Some Western-based studies suggested that usual names, through an indirect effect, reduce teasing at schools, and ensure better chances for high education and job opportunities. The argument is that, giving a “normal” name to your child may mask your child’s race, religion, and culture, and avoid him or her being badly treated in childhood and discriminated against in later life. However, some studies have suggested that having a ‘unique’ name may help your child to stand out and excel. Other studies have qualified the effect of names that are based on race, religion, or culture on the individual – names are rather social signifiers of the individual’s social class; and it is the social class of the individual that determines one’s success or failure in education and employment rather than anything else encoded in the child’s name. Further, as it is often suggested, a certain “normal” name given to disguise racial or religious identity may get you past the short-listing process for a job, but will often fail you at the interview stage when there is usually no way of concealing your identity if the panel is intent on discrimination. It is, therefore, advised that people with unusual and unique names that invite potential discrimination should work to change the laws of the state to ensure equality, rather than giving up their names either to please the dominant groups or try to fool it. Furthermore, bullying at school or discrimination in education and work based on bearing “strange” names can often result in the individual acquiring a stronger, resilient and determined personality; and in many cases can result in the minority establishing its own educational institutions and dominating certain professions and trades in the private sector in which they excel. For that to happen, the importance of implanting in the individual a healthy pride in one’s origin, religion, and culture by the parents and community cannot be overemphasised – it plays a crucial role in the development of one’s self-confidence and his or her ability to respond to challenges in a positive way. It creates in them a special toughness and defiance, and inculcates in them the will to succeed in life by utilising all the resourcefulness within themselves and the opportunities available to them. Many minorities have done that and succeeded – the Jews, Greeks, Armenians, and, in my opinion, the Copts, once they enjoyed a certain degree of freedom of action, despite the social stigma and inequality before the law, whether in theory and practice or in practice alone, they suffered under Muslim domination.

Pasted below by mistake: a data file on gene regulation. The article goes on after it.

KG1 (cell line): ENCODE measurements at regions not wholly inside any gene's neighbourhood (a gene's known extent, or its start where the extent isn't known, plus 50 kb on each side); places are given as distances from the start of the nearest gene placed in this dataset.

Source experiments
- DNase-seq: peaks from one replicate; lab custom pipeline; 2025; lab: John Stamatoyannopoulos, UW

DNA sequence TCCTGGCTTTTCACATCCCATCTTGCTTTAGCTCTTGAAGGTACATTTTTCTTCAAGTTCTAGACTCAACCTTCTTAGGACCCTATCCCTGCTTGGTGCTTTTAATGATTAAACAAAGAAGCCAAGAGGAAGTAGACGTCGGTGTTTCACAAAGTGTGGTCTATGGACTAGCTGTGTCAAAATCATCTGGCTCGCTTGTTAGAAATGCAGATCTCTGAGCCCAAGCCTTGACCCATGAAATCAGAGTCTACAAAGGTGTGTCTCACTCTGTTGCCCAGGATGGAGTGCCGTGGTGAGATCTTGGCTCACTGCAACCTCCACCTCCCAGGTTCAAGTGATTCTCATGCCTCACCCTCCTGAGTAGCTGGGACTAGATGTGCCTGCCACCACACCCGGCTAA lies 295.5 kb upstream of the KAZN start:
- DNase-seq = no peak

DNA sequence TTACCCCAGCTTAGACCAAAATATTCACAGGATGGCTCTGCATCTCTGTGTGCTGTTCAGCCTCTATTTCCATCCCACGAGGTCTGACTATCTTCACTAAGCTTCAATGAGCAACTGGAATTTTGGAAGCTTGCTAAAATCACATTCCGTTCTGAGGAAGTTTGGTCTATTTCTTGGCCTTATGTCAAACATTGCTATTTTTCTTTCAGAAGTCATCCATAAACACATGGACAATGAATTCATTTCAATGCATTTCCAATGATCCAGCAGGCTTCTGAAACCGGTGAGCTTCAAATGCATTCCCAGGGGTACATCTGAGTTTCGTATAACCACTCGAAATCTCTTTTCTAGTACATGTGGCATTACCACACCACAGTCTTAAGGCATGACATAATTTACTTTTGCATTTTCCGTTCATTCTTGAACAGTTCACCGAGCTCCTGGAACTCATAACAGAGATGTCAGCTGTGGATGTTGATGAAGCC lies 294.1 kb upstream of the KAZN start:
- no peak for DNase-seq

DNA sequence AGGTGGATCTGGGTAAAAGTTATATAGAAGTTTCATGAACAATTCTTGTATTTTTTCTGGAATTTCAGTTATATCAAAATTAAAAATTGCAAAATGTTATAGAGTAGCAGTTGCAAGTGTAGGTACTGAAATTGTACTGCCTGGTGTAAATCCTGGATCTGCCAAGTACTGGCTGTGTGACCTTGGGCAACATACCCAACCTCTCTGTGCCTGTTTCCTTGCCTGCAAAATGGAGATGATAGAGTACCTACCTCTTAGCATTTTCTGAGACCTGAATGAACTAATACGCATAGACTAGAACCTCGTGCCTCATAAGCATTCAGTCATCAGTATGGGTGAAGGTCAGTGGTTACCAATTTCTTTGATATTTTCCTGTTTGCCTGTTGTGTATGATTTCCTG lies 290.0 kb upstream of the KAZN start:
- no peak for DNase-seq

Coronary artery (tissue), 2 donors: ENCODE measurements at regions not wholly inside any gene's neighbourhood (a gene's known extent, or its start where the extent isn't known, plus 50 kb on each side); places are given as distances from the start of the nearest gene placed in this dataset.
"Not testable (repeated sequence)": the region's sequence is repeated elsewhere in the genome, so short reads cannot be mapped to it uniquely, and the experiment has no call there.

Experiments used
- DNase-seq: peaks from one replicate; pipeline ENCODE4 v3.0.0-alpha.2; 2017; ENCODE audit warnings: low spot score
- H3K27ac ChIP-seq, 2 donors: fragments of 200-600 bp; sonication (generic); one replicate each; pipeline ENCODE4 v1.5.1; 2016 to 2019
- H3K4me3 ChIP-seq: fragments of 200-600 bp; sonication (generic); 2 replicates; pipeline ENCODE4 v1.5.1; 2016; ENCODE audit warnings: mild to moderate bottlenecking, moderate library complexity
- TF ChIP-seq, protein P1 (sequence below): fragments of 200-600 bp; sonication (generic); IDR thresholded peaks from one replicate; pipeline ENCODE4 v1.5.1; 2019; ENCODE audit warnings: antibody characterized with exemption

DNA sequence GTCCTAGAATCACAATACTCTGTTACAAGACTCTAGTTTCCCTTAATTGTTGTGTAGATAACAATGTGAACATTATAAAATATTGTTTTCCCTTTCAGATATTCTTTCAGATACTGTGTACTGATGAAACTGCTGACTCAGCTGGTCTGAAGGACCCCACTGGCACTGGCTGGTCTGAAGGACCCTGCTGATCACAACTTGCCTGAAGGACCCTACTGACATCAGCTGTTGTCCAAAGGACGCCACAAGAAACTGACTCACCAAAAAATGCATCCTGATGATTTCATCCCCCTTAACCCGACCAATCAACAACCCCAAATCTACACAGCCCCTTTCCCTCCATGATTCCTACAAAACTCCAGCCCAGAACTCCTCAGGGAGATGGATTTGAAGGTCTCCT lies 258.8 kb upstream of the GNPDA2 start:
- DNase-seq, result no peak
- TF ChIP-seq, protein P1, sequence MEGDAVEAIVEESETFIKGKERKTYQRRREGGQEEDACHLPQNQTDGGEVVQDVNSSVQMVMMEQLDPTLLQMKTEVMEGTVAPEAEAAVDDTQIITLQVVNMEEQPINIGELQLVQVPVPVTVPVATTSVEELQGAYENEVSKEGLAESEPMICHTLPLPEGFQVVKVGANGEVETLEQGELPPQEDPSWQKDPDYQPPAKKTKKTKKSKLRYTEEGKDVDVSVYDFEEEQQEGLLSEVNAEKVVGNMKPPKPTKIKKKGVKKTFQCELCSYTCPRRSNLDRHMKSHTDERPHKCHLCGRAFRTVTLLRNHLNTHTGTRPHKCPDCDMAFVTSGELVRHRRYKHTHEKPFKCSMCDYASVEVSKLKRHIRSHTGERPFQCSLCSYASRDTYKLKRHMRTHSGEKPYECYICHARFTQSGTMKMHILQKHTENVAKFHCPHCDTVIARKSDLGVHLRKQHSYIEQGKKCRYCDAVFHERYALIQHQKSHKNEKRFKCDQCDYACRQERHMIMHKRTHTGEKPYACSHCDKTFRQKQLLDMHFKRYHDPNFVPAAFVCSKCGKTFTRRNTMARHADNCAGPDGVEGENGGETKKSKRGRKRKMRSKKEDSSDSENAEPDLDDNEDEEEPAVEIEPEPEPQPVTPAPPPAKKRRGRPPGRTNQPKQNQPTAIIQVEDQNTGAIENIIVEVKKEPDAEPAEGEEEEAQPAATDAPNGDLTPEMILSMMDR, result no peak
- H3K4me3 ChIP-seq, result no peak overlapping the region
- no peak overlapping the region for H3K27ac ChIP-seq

But, as already said, the consequences of a name on the individual – its direct effect – are even more important. There cannot be any doubt that the name you give to your child can either fix your child in his or her culture or detach them from it. In countries such as Turkey and Libya, the Kurdish and Amazigh minorities are banned from using their unique, national names, and obliged to give their children Turkish and Arab names, respectively, in order to weaken the connection of Kurdish and Berber children to their parents’ identity and culture. Turks and Arabs do that to assimilate these minorities by force to the majority’s culture, and get rid of their minority “problem”. Minorities who are exposed to such kind of oppression tend to resist that as much as they can, for they know what is at stake here: the death of their nation and culture. In other circumstances, when such practice of enforcing names of the majority on the minority, another situation sometimes arises: some minority members, in an effort to assimilate with the majority and avoid abuse, voluntarily choose to give names to their children that belong to the majority’s, thereby making them indistinguishable from members of the majority as much as possible. This situation leads to the same outcome: undermining of the minority’s identity and its disappearance in time. This danger has been realised by many minorities and nations, such as the Jews and Serbs, who faced the danger of assimilation into their rulers’ culture and identity; and, so, their activists worked hard to resist and reverse this trend by promoting and encouraging, through newspapers, pamphlets and special publications, such as baby name books, their minority members to use their minority’s national names.